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Harper's Encyclopedia of United States History (ed. Benson Lossing) 97 97 Browse Search
George Bancroft, History of the United States from the Discovery of the American Continent, Vol. 6, 10th edition. 78 78 Browse Search
Lucius R. Paige, History of Cambridge, Massachusetts, 1630-1877, with a genealogical register 40 40 Browse Search
Benjamin Cutter, William R. Cutter, History of the town of Arlington, Massachusetts, ormerly the second precinct in Cambridge, or District of Menotomy, afterward the town of West Cambridge. 1635-1879 with a genealogical register of the inhabitants of the precinct. 33 33 Browse Search
HISTORY OF THE TOWN OF MEDFORD, Middlesex County, Massachusetts, FROM ITS FIRST SETTLEMENT, IN 1630, TO THE PRESENT TIME, 1855. (ed. Charles Brooks) 16 16 Browse Search
Knight's Mechanical Encyclopedia (ed. Knight) 14 14 Browse Search
Edward L. Pierce, Memoir and letters of Charles Sumner: volume 2 7 7 Browse Search
Cambridge History of American Literature: volume 1, Colonial and Revolutionary Literature: Early National Literature: Part I (ed. Trent, William Peterfield, 1862-1939., Erskine, John, 1879-1951., Sherman, Stuart Pratt, 1881-1926., Van Doren, Carl, 1885-1950.) 7 7 Browse Search
Thomas Wentworth Higginson, Harvard Memorial Biographies 6 6 Browse Search
Edward L. Pierce, Memoir and letters of Charles Sumner: volume 1 5 5 Browse Search
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Browsing named entities in HISTORY OF THE TOWN OF MEDFORD, Middlesex County, Massachusetts, FROM ITS FIRST SETTLEMENT, IN 1630, TO THE PRESENT TIME, 1855. (ed. Charles Brooks). You can also browse the collection for 1770 AD or search for 1770 AD in all documents.

Your search returned 16 results in 9 document sections:

endeavor to discountenance the use of foreign superfluities, and encourage the manufactures of this Province. Thomas Seccomb. Benjamin Hall. Joshua Simonds. Thomas Brooks. Samuel Angier. John Bishop. Willis Hall. Medford, April 1, 1768. 1770: Voted to raise £ 130 for town expenses, and to give eleven-pence on the pound as premium to the collector. 1773: Meeting for the annual choice of town-officers. Voted that it be on the first Monday of March for the future. The town-meeting w Stephen Willis1675. John Bradstreet1701. Stephen Willis1708. Thomas Tufts1718. William Willis1719. Benjamin Willis1721. William Willis1726. Ebenezer Brooks, jun1728. Benjamin Willis1730. Thomas Seccomb1745. Willis Hall1767. Richard Hall1770. Benjamin Hall, jun1783. Andrew Hall1792. Nathaniel Hall1794. Samuel Swan1796. Nathaniel Hall1797. Luther Stearns1803. Nathaniel Hall1806. Abner Bartlett1810. Jonathan Porter1819. Abner Bartlett1820. William Rogers1826. Abner Bartlett1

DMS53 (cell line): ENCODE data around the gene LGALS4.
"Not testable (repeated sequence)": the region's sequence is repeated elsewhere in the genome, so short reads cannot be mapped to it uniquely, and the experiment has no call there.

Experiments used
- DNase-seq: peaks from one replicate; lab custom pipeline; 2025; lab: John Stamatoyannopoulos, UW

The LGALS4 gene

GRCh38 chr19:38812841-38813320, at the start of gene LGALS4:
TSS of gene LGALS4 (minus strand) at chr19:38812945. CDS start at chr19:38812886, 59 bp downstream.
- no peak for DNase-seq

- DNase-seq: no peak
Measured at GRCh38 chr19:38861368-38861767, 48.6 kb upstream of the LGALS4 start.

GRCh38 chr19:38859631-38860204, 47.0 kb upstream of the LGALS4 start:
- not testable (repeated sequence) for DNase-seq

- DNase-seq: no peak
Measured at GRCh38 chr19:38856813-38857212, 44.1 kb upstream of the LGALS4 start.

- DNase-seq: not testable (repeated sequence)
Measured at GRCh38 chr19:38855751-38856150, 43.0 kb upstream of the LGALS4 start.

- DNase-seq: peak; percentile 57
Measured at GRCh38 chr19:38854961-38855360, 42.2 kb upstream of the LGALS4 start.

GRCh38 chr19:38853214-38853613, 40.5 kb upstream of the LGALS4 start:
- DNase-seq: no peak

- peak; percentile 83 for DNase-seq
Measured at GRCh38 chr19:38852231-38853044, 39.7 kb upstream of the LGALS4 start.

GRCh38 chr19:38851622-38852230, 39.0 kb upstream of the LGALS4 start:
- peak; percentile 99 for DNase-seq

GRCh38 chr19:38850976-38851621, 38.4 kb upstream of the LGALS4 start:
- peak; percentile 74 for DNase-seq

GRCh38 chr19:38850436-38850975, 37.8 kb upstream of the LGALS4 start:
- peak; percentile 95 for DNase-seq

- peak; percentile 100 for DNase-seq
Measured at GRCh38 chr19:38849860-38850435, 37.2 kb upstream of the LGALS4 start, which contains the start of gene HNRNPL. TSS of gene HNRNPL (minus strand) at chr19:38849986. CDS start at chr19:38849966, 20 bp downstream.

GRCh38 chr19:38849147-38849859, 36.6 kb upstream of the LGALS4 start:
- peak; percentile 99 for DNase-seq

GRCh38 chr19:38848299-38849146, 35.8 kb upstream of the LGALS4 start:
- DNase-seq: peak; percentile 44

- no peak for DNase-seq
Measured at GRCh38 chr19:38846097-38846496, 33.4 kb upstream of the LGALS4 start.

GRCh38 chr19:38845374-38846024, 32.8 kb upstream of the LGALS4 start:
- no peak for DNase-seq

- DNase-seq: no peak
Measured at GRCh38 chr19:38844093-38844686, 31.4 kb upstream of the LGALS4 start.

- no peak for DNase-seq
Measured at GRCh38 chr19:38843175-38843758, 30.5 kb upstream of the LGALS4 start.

eart found an answering beat in the bosoms of our ancestors. They were among the first and steadiest supporters of colonial rights. There were men in Medford, in 1770, who knew their political, civil, and religious position, and who were ready to defend themselves from parliaments and ministers and kings. It will not be necessamin Willis1730. William Willis1735. John Hall1741. William Willis1742. Andrew Hall1744. Stephen Hall1751. Samuel Brooks1762. Stephen Hall1763. Benjamin Hall1770. Simon Tufts1772. Benjamin Hall1775. Thomas Brooks1776. T. Brooks, (under the Constitution)1780. Thomas Brooks1781. Aaron Hall1782. John Brooks1785. James town-meeting. For sixteen years, he was Chairman of the Board of Selectmen. He died of small-pox, in England, in 1781, and was buried there. His wife died in 1770. Funeral sermon by Rev. Mr. Turell. We have shown above how the virtues and hospitality of his character secured his estates from confiscation, when those of h
This second meeting-house was in use forty-three years; during which time there were five thousand one hundred and thirty-four sermons preached, and one thousand two hundred and eighteen persons baptized in it. The farewell service was March 4, 1770. The house was sold at auction, to John Laithe, for £ 24 (O. T.); its underpinning to Benjamin Hall, for £ 13. 6s. 8d. The land sold for £ 197 (O. T.); the old schoolhouse upon it, for £ 38. Third meeting-house. Third meeting-house, 1770. The increase and prosperity of the town called for a new meeting-house; but the trying question was, Where shall it be placed? As the majority of the inhabitants were east of the old meeting-house, it was but right to place the new one nearer the centre of population. In 1768, it was proposed to build it between the Meeting-house Brook, so called, and the widow Mary Greenleaf's. This was abandoned. April 4 of the same year, it was voted by the town thus: When the town builds a meetin
ces, has these words: Ships, without either ballast or lading, may float down this (Mystic) river; otherwise, the oyster-bank would hinder them, which crosseth the channel. This oyster-bank is one of those unfortunate institutions whose fate it has been to be often run upon, and on which the draughts have been so much greater than the deposits that it long ago became bankrupt; yet, like an honest tradesman, it has never despaired; and, within our memory, has made some good fat dividends. In 1770, the sludge from the distilleries was supposed to have poisoned these shell-fish. Lobsters have not frequented our river in great numbers; but, in 1854, they came up in large companies as far as Chelsea Bridge; and, in the warm month of October, more than two thousand, of prime quality, were taken from that bridge! The names of all the fishermen in Medford cannot be recovered; but, among them, there have been men of that great energy which secures success. The fish found their market